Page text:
Stacked NAND involves stacking transistors on top of each other as in stacked DRAM.
“The debate is about how many hundreds of layers you can stack,” Glen Hawk, vp of NAND Solutions at Micron, told me last year, “nobody knows how many yet. We’re not going to do it until it’s cost-effective – and it needs to be capable of dozens of layers before it’s cost-effective.”
The beauty of stacked NAND is that it removes the need for further scaling. When planar NAND ends, the next generation of NAND – the first generation of 3D vertical NAND – will use a larger geometry process.
The problem which had been looming for NAND’s future viability was that NAND cells have been running out of electrons as they scale down the micron trail. With a few tens of electrons per cell at sub-20nm, NAND behaviour can become unpredictable. Vertical NAND takes that number back up to hundreds of electrons per cell.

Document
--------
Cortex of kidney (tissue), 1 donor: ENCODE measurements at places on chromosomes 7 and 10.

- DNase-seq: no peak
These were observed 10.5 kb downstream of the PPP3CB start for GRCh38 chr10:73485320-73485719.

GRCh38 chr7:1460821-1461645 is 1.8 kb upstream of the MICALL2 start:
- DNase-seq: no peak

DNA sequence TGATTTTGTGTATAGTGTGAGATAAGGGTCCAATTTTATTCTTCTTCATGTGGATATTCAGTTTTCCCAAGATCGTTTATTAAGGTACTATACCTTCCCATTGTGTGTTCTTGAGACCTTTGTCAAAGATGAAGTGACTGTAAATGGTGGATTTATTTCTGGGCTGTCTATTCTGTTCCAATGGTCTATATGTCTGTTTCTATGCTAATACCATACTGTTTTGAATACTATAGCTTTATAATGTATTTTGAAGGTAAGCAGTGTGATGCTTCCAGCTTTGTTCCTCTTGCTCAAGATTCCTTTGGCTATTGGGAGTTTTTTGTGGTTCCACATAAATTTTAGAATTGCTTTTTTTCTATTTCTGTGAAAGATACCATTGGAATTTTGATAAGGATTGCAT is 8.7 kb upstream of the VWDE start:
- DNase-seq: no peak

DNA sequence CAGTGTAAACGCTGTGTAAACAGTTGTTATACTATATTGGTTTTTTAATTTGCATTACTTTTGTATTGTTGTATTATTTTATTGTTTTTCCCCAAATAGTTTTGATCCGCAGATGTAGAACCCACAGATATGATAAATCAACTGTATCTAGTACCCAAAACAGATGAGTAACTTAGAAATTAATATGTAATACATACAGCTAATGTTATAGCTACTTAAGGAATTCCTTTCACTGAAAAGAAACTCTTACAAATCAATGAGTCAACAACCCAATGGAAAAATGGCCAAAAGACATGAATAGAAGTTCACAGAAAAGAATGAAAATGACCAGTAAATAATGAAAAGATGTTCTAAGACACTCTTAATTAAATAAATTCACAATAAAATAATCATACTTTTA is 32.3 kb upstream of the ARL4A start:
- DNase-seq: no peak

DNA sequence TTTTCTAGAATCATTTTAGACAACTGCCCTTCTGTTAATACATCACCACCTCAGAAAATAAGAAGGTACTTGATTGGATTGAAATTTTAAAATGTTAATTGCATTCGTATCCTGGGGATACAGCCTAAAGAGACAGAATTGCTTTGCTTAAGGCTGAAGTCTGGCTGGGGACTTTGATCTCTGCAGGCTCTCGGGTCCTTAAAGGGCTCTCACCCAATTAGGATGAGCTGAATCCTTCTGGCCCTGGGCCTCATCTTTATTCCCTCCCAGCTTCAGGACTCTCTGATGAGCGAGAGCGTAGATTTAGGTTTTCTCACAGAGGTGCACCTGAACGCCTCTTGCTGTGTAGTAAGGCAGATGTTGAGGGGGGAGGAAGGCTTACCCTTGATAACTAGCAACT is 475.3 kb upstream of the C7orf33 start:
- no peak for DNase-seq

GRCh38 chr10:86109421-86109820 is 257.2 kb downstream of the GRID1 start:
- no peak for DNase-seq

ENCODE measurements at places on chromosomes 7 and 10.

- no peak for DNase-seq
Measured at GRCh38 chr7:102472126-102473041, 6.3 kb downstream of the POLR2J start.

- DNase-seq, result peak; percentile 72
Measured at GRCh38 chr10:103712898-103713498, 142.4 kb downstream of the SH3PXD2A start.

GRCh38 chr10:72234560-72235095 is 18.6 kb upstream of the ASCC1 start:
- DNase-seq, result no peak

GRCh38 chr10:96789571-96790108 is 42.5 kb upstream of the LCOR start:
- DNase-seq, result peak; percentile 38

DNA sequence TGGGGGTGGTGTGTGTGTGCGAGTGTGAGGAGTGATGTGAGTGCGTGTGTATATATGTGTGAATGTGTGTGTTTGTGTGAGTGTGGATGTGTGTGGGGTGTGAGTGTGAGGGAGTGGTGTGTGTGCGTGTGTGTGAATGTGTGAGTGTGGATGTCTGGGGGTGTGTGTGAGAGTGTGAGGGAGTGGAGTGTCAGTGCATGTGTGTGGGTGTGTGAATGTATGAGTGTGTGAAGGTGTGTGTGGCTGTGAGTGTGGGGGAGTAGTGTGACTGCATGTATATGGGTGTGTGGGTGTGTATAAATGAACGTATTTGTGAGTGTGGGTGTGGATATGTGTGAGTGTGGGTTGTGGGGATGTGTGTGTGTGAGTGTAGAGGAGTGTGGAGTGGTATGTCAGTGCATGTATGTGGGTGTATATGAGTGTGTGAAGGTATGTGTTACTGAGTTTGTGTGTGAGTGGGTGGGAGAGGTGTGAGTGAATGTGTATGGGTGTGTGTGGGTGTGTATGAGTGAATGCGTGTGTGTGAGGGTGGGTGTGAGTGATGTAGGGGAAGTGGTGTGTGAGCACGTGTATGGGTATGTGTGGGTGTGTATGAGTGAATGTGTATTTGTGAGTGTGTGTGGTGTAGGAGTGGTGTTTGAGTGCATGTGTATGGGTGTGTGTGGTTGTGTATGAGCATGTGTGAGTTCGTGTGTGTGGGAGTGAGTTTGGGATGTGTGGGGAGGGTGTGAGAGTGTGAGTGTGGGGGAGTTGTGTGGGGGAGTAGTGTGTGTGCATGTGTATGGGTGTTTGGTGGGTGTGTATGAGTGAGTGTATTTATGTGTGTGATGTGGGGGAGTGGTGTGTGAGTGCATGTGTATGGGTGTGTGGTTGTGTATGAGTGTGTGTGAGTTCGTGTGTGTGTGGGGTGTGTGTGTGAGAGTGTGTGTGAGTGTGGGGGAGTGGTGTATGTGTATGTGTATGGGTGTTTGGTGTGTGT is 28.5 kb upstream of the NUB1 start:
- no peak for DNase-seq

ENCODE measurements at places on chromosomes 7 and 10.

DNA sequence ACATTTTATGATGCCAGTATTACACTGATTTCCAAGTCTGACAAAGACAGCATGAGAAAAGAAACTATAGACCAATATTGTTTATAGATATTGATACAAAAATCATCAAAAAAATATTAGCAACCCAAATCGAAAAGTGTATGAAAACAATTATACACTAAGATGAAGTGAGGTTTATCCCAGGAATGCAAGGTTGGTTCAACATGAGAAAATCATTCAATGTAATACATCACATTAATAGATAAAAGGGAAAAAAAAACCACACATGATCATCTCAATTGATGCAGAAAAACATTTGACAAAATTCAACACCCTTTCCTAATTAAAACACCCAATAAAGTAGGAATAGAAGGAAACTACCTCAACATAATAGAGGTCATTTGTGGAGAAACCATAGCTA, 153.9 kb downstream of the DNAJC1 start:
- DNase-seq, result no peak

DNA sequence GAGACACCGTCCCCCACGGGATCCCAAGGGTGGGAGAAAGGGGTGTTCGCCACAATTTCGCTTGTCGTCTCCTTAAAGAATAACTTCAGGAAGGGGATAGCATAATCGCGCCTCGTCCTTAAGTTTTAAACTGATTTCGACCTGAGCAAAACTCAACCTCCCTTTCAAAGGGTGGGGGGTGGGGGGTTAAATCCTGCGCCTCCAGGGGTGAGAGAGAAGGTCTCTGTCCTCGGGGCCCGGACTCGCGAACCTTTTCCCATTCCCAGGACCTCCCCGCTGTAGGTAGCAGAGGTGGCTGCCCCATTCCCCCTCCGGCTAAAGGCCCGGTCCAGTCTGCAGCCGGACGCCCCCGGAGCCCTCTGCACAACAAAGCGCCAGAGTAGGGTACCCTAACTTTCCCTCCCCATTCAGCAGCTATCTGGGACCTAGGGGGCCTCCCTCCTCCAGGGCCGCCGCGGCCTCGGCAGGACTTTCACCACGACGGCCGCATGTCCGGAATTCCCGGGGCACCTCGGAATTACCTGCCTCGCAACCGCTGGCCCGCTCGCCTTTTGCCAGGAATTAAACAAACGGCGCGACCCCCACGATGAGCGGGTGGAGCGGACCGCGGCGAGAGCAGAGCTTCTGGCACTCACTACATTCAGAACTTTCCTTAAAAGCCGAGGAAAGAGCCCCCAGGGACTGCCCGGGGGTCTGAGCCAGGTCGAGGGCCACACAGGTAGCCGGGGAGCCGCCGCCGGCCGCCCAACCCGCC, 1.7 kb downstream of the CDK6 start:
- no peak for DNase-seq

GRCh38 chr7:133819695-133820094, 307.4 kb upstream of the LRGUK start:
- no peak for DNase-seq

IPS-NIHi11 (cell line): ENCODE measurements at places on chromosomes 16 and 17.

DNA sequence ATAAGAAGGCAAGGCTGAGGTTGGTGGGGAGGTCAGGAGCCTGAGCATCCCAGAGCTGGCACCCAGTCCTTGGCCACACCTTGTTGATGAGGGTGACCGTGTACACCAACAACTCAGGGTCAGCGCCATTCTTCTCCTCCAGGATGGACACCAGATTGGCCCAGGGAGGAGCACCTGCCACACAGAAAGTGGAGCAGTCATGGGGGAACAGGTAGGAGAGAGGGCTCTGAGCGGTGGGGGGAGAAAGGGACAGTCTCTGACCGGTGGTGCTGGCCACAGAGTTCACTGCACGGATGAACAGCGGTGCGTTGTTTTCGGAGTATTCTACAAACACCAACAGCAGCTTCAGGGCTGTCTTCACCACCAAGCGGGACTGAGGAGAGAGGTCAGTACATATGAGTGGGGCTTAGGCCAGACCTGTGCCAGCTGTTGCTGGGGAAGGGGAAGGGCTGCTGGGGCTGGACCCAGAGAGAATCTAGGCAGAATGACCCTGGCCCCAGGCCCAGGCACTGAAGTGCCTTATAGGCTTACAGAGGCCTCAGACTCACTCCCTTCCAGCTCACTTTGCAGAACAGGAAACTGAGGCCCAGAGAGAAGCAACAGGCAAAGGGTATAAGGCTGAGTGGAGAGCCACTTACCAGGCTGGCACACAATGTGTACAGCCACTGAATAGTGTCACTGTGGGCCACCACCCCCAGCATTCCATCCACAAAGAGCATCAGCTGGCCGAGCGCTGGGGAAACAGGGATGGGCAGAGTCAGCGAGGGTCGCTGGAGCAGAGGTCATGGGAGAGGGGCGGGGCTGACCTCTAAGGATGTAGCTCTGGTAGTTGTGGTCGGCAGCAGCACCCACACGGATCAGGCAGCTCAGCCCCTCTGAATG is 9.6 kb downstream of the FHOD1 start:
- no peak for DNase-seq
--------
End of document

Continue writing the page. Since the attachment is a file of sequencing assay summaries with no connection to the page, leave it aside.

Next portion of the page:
The development of stacked, structured, vertical or 3-D NAND – whichever name you like to call it by – has back-burnered the development of alternative non-volatile memory technologies like Resistive RAM, memristors, MRAM etc.
Toshiba doesn’t say how many layers it has stacked but it’s clearly not in its interest to ship stacked NAND until it becomes cost-competitive with planar NAND, and that depends on the number of layers achieved. Micron’s target for marketing stacked NAND is 2015.
In April, Toshiba started on what may be its last planar node for NAND – 15nm.
Samsung has announced it has stacked NAND in production but everyone reckons this was just to get bragging rights and that it hasn’t yet completed development of its final production version of a stacked NAND device.